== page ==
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John Oliver Hobbes

( Originally Published 1901 )


JOHN OLIVER HOBBES is the pseudonym of Mrs. Pearl Mary Teresa Craigie. It appeared first in 1891, in the Pseudonym Library, over the study entitled " Some Emotions and a Moral." It is related that the first publisher to whom that story was offered accepted it on condition that the author find another title and make other lesser changes. She refused to make a single change, and the work finally went to a more courageous — and, we may say,— longer-headed publisher. "The author proposes and the publisher disposes," is not an every-day maxim.

Mrs. Craigie (doubtless many readers will be surprised to learn it) was born in Boston, Mass., on Nov. 3, 1867. Her mother's maiden name was Laura Hortense Arnold. Her father, John Morgan Richards, is the son of the Rev. James Richards, D.D., the founder of Auburn Theological Seminary, New York. Pearl was educated first privately, by tutors, then in Paris, and then in London, where, for a good many years, her father has chosen to reside. In London she was a pupil at University College. There she studied the ancient classics enthusiastically ; and there she attracted the attention of the well-known Professor Goodwin, by whose advice, later, she took up literature as a profession.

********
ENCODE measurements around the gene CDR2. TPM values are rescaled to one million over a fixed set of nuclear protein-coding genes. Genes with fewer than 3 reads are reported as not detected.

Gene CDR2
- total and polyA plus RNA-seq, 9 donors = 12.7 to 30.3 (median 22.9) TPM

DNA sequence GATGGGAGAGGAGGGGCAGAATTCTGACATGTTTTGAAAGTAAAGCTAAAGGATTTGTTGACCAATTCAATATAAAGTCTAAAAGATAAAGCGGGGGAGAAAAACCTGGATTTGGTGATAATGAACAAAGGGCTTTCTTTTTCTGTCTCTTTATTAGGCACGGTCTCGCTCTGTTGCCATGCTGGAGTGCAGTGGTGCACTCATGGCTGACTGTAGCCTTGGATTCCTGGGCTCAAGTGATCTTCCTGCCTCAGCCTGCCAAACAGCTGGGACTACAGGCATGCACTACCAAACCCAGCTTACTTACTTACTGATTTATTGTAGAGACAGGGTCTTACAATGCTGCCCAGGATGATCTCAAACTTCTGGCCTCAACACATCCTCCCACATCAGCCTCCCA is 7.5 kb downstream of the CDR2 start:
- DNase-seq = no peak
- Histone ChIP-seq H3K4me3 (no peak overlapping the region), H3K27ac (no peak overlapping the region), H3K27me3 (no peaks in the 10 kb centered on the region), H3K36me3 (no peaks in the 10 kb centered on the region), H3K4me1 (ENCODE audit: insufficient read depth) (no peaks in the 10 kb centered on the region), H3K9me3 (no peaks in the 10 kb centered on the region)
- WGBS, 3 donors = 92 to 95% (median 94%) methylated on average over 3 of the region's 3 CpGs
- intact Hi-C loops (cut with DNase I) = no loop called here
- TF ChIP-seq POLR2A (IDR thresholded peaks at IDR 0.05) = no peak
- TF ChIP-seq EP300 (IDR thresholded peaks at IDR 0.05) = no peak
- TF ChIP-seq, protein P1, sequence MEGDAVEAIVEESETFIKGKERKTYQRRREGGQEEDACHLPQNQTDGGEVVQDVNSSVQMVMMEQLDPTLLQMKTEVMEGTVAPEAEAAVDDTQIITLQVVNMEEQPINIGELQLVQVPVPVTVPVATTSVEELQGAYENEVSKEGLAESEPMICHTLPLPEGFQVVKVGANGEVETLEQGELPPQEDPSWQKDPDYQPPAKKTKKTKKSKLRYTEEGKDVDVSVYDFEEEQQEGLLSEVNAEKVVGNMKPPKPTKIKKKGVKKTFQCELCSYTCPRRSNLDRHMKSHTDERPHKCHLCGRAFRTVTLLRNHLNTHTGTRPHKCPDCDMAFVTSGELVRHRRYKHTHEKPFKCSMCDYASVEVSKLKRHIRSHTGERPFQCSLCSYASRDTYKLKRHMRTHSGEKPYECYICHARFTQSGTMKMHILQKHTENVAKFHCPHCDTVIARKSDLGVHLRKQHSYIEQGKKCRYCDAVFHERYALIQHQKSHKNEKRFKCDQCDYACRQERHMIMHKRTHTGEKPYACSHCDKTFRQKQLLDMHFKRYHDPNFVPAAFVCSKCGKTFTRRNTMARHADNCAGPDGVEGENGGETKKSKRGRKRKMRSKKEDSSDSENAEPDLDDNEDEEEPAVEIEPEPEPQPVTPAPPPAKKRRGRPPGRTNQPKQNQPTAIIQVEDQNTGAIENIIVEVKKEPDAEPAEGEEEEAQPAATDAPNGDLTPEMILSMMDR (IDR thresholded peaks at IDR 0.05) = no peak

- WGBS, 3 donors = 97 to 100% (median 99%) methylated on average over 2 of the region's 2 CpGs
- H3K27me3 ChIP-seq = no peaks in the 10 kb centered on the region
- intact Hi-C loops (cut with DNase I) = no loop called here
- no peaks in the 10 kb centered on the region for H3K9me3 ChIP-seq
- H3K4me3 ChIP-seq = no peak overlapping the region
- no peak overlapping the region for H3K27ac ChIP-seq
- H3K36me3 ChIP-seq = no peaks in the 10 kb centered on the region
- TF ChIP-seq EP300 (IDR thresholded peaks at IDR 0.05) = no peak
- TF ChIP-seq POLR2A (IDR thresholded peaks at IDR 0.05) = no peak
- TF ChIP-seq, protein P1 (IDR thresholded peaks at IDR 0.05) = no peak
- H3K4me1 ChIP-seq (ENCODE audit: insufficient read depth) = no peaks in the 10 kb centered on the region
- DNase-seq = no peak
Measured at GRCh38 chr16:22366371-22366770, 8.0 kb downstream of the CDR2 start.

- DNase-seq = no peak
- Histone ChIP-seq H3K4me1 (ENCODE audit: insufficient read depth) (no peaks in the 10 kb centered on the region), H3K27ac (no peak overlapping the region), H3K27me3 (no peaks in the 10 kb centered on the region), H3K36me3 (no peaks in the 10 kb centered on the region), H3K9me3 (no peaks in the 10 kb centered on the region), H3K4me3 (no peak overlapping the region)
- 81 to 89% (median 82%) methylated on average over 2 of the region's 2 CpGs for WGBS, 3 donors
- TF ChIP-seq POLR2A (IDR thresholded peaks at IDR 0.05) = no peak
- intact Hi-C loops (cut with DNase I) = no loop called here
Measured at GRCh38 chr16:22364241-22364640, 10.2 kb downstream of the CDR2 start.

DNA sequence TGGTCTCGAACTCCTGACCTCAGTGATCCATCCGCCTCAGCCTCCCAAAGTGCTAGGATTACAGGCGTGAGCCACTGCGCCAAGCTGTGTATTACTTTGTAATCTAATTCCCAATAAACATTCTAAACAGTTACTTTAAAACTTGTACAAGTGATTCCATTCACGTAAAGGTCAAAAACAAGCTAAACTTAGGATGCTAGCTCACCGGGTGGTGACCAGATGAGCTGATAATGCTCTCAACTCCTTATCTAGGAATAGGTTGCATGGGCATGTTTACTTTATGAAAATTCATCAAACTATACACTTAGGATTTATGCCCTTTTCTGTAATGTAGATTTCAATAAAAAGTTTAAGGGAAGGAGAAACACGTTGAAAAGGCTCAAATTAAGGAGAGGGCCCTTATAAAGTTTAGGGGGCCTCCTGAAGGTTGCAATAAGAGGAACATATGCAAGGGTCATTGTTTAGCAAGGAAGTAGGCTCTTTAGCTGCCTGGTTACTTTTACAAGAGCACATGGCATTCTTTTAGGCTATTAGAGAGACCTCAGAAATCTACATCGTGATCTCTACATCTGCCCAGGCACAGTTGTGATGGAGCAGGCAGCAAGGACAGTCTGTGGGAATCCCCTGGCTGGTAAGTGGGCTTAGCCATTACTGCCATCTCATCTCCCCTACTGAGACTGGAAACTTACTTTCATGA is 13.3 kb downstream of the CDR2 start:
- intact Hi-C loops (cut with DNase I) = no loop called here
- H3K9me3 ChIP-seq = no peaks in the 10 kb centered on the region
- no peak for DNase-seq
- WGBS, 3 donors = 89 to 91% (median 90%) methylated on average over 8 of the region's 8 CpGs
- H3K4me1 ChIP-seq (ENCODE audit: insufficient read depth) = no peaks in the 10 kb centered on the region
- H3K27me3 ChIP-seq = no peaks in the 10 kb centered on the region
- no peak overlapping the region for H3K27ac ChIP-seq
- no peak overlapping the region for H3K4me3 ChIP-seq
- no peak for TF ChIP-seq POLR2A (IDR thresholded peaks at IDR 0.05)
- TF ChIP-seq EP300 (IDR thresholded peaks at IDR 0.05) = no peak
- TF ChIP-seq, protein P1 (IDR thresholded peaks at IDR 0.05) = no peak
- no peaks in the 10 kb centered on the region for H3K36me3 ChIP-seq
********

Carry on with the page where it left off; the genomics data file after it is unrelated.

In 1887, at the age of nineteen, she was married to Mr. Reginald Walpole Craigie, a member of a well-established English family. Four years after the marriage she left her husband, taking with her their child, John Churchill Craigie, who was born in August, 1890 ; and in 1895 the separation culminated in a divorce. Since then Mrs. Craigie and her son have lived with her parents at 56 Lancaster Gate, W., London. Her amusements are music and chess.

This, in brief, is the biography of one of the most brilliant figures in contemporary English literature. And we hasten to claim her for America, for, notwithstanding her long residence abroad, notwithstanding her English interests and associations, she is at heart, we hear, " a very staunch American." But, in the first place, she is an intellectual cosmopolite. Her gifts have brought back to her a welcome from wherever men and women read English ; and to-day English is the language of the four corners of the globe.